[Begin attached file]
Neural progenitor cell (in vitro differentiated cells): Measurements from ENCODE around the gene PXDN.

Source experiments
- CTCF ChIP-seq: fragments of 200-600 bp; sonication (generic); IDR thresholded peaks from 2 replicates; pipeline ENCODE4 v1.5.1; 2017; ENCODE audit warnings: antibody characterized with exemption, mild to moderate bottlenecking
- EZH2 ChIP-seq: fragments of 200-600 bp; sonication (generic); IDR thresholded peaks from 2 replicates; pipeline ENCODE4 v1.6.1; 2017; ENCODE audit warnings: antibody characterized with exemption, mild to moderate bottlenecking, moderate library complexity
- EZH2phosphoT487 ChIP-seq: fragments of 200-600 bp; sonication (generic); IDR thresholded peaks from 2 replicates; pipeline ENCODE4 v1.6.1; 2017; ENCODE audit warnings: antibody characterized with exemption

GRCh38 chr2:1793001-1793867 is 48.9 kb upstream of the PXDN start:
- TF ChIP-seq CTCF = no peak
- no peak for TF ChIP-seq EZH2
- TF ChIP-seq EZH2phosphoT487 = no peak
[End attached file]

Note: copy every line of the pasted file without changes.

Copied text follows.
Neural progenitor cell (in vitro differentiated cells): Measurements from ENCODE around the gene PXDN.

Source experiments
- CTCF ChIP-seq: fragments of 200-600 bp; sonication (generic); IDR thresholded peaks from 2 replicates; pipeline ENCODE4 v1.5.1; 2017; ENCODE audit warnings: antibody characterized with exemption, mild to moderate bottlenecking
- EZH2 ChIP-seq: fragments of 200-600 bp; sonication (generic); IDR thresholded peaks from 2 replicates; pipeline ENCODE4 v1.6.1; 2017; ENCODE audit warnings: antibody characterized with exemption, mild to moderate bottlenecking, moderate library complexity
- EZH2phosphoT487 ChIP-seq: fragments of 200-600 bp; sonication (generic); IDR thresholded peaks from 2 replicates; pipeline ENCODE4 v1.6.1; 2017; ENCODE audit warnings: antibody characterized with exemption

GRCh38 chr2:1793001-1793867 is 48.9 kb upstream of the PXDN start:
- TF ChIP-seq CTCF = no peak
- no peak for TF ChIP-seq EZH2
- TF ChIP-seq EZH2phosphoT487 = no peak